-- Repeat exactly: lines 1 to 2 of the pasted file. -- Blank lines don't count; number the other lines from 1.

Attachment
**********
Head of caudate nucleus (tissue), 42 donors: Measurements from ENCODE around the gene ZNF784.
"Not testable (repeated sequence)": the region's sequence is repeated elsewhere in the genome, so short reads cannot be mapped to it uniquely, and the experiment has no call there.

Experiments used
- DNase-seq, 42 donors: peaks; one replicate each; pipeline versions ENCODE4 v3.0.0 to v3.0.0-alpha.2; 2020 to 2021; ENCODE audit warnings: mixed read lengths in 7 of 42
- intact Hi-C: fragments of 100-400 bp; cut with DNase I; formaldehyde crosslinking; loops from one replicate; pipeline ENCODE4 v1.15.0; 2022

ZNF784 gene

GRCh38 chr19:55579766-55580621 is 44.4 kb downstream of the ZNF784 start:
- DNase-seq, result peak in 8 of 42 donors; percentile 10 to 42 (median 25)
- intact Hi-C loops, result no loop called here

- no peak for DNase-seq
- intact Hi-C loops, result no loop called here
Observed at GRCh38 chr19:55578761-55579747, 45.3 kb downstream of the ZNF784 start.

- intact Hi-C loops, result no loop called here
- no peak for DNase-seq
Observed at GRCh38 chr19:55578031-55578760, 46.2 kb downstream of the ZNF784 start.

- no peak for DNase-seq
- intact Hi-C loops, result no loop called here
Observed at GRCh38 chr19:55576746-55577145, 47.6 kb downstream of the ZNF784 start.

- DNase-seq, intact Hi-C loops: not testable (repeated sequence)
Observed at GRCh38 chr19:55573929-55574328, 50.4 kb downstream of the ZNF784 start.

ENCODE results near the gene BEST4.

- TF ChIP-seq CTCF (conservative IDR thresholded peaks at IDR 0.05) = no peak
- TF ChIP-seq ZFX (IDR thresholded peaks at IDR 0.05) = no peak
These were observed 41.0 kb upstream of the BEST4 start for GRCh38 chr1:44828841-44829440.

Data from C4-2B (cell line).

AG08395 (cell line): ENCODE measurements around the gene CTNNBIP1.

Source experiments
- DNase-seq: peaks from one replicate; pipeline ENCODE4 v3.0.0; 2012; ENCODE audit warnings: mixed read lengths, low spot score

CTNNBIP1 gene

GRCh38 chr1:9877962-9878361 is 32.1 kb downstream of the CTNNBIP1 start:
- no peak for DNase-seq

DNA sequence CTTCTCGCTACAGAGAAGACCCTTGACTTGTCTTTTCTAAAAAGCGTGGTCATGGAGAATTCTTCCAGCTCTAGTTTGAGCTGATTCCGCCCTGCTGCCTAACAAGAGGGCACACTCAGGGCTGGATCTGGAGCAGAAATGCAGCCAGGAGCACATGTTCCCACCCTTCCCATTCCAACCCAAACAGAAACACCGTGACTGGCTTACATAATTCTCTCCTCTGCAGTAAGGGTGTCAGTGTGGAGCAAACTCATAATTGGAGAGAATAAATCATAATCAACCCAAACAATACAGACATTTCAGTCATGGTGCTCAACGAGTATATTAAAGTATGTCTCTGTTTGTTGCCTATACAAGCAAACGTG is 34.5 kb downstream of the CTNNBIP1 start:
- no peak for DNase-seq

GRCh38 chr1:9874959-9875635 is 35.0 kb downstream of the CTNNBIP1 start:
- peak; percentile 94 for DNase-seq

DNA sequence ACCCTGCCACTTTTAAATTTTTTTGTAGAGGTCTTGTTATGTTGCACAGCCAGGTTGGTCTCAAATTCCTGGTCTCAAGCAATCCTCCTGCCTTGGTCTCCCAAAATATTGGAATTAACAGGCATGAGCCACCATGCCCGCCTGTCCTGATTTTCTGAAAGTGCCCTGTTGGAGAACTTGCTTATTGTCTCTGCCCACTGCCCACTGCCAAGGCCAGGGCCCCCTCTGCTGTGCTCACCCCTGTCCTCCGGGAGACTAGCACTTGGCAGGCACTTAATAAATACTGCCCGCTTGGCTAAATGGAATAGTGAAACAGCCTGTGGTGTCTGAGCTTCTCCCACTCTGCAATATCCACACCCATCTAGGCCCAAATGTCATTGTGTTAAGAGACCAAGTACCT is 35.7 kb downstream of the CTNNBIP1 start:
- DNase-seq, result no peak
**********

Head of caudate nucleus (tissue), 42 donors: Measurements from ENCODE around the gene ZNF784.
"Not testable (repeated sequence)": the region's sequence is repeated elsewhere in the genome, so short reads cannot be mapped to it uniquely, and the experiment has no call there.